Breath is an essential component of our daily lives, providing our bodies with the oxygen required for our organs to function properly. Inhale. Exhale. Your lungs fill with oxygen-rich air and that oxygen will soon be carried around your body via your bloodstream. And it’s something you don’t even know that you are doing. Like, right now. Inhale. Exhale. Just as you are reading this article.
But that autonomic response will change once you plunge into a cold lake or ice bath. When you first immerse yourself in cold water, your body's initial response is to take a deep breath in. Except that it might feel less like a breath and more like a gasp. Known as cold water shock, you might soon find that you're breathing faster and more shallowly. Even though you try, you just can’t seem to catch your breath.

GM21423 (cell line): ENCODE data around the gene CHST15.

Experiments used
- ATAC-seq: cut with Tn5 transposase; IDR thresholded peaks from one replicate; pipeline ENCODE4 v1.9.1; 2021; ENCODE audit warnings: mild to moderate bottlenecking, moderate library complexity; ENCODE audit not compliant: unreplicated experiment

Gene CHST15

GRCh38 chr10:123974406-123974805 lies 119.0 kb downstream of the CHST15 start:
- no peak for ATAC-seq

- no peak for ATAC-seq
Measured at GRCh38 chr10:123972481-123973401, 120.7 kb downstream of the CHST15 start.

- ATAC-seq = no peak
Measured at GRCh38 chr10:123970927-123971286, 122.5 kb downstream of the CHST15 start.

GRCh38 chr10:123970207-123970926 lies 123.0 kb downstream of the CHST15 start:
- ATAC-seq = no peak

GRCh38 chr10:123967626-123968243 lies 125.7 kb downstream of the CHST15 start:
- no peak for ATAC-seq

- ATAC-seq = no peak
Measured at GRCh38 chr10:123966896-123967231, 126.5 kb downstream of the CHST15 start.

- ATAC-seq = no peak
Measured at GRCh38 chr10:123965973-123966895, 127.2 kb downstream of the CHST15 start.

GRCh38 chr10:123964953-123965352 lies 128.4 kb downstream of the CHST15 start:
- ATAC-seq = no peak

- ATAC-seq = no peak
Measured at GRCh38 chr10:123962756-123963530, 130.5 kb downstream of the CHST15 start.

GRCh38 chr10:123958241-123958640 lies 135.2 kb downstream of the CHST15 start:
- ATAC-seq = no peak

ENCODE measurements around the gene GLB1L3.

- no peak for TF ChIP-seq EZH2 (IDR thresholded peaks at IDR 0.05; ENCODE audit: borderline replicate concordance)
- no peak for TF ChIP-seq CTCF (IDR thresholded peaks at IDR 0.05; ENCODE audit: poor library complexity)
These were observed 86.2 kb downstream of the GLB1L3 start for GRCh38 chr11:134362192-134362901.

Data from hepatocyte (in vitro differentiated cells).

But you can gain control of your breath and even use it to your advantage when practicing cold water immersion. Proponents of cold water therapy, like Dr. Susana Søberg and Wim Hof, incorporate breathing techniques into their teachings.
By using your breath to consciously control your nervous system, you can manage your stress response. This will help you enter a state of calm during your cold water therapy practice — whether you are soaking in a Michael Phelps Chilly GOAT Cold Tub by Master Spas or trying your first winter swim.
Breathing and your health
Breathing is a mechanical process. Your diaphragm drops, the muscles between your ribs contract. Air travels through your nose or mouth, trachea, and into your lungs.
Beyond the exchange of air (and oxygen) to sustain our organs, research has shown that the way we breathe can have a significant impact on our overall health and well-being. From reducing stress and anxiety to improving digestion and sleep quality, the way we breathe has been linked to a wide range of health benefits.